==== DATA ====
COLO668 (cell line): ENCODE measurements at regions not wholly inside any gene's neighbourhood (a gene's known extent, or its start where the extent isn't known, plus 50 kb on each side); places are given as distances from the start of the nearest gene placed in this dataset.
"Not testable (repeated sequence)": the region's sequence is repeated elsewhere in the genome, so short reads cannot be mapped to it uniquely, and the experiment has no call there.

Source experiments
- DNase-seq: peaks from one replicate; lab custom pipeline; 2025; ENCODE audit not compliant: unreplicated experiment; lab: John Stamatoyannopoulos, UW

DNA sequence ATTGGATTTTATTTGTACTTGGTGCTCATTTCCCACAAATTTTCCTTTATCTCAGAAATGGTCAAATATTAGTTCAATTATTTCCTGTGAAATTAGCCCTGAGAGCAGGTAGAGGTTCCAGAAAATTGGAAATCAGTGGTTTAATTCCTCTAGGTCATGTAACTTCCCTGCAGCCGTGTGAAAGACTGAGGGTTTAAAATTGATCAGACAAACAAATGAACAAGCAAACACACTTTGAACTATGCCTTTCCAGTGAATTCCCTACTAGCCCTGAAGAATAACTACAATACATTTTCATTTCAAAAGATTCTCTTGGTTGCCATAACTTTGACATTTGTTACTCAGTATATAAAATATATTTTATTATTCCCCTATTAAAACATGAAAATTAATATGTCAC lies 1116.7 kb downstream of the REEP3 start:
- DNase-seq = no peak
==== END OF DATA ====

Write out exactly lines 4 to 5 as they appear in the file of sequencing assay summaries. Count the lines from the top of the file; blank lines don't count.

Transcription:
- DNase-seq: peaks from one replicate; lab custom pipeline; 2025; ENCODE audit not compliant: unreplicated experiment; lab: John Stamatoyannopoulos, UW

DNA sequence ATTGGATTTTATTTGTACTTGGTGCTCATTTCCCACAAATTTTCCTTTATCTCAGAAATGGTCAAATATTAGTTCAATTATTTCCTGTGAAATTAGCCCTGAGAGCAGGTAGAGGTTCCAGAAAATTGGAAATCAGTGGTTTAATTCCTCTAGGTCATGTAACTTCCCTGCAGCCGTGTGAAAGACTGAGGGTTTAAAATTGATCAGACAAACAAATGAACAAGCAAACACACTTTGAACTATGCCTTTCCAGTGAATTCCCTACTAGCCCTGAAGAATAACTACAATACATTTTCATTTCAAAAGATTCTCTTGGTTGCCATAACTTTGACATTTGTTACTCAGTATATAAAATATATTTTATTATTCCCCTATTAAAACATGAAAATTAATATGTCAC lies 1116.7 kb downstream of the REEP3 start: